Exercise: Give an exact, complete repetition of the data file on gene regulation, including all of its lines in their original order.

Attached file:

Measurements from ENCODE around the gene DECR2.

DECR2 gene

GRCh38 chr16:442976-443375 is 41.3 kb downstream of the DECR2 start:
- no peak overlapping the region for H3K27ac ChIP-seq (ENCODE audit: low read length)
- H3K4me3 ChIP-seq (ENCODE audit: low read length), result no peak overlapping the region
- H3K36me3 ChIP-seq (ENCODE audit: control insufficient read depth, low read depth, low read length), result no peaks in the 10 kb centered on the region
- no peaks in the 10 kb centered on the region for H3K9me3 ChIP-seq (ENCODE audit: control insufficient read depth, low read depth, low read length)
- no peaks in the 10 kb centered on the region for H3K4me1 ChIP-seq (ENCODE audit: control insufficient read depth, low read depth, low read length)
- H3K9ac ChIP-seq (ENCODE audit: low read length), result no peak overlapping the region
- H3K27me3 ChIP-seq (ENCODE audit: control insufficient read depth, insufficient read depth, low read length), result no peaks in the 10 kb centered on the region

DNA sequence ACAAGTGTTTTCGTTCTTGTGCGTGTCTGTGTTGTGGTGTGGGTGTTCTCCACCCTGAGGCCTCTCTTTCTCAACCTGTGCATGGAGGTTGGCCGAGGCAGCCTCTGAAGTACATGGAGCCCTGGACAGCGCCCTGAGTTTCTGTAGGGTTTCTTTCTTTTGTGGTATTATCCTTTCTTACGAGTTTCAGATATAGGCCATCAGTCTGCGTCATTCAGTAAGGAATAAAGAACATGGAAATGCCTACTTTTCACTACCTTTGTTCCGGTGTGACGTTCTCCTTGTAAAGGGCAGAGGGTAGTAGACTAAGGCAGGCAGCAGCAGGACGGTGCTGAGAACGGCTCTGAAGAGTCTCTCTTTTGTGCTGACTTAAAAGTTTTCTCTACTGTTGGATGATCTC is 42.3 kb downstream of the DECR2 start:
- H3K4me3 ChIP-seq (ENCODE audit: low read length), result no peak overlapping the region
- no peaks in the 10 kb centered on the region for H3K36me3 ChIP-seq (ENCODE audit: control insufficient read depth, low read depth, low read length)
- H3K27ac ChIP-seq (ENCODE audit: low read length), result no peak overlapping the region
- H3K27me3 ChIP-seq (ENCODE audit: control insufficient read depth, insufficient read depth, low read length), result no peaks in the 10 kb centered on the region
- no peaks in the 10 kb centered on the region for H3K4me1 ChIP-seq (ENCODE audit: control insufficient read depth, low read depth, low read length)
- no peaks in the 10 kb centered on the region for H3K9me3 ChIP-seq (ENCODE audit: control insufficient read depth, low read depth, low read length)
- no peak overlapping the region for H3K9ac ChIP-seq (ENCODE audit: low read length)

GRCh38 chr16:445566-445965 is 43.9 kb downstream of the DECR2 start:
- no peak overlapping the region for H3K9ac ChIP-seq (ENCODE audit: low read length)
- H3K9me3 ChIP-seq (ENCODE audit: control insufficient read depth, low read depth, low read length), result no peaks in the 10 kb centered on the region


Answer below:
Measurements from ENCODE around the gene DECR2.

DECR2 gene

GRCh38 chr16:442976-443375 is 41.3 kb downstream of the DECR2 start:
- no peak overlapping the region for H3K27ac ChIP-seq (ENCODE audit: low read length)
- H3K4me3 ChIP-seq (ENCODE audit: low read length), result no peak overlapping the region
- H3K36me3 ChIP-seq (ENCODE audit: control insufficient read depth, low read depth, low read length), result no peaks in the 10 kb centered on the region
- no peaks in the 10 kb centered on the region for H3K9me3 ChIP-seq (ENCODE audit: control insufficient read depth, low read depth, low read length)
- no peaks in the 10 kb centered on the region for H3K4me1 ChIP-seq (ENCODE audit: control insufficient read depth, low read depth, low read length)
- H3K9ac ChIP-seq (ENCODE audit: low read length), result no peak overlapping the region
- H3K27me3 ChIP-seq (ENCODE audit: control insufficient read depth, insufficient read depth, low read length), result no peaks in the 10 kb centered on the region

DNA sequence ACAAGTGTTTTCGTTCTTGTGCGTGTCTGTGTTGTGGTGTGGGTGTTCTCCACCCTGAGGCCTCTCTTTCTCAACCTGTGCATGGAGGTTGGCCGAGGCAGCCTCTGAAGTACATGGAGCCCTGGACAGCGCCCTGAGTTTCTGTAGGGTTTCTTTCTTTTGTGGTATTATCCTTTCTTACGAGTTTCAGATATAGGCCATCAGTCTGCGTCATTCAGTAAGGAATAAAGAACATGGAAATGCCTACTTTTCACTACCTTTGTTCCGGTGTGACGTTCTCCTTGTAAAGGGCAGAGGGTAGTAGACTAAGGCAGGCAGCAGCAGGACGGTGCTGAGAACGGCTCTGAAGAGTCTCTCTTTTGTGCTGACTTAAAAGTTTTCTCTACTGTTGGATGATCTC is 42.3 kb downstream of the DECR2 start:
- H3K4me3 ChIP-seq (ENCODE audit: low read length), result no peak overlapping the region
- no peaks in the 10 kb centered on the region for H3K36me3 ChIP-seq (ENCODE audit: control insufficient read depth, low read depth, low read length)
- H3K27ac ChIP-seq (ENCODE audit: low read length), result no peak overlapping the region
- H3K27me3 ChIP-seq (ENCODE audit: control insufficient read depth, insufficient read depth, low read length), result no peaks in the 10 kb centered on the region
- no peaks in the 10 kb centered on the region for H3K4me1 ChIP-seq (ENCODE audit: control insufficient read depth, low read depth, low read length)
- no peaks in the 10 kb centered on the region for H3K9me3 ChIP-seq (ENCODE audit: control insufficient read depth, low read depth, low read length)
- no peak overlapping the region for H3K9ac ChIP-seq (ENCODE audit: low read length)

GRCh38 chr16:445566-445965 is 43.9 kb downstream of the DECR2 start:
- no peak overlapping the region for H3K9ac ChIP-seq (ENCODE audit: low read length)
- H3K9me3 ChIP-seq (ENCODE audit: control insufficient read depth, low read depth, low read length), result no peaks in the 10 kb centered on the region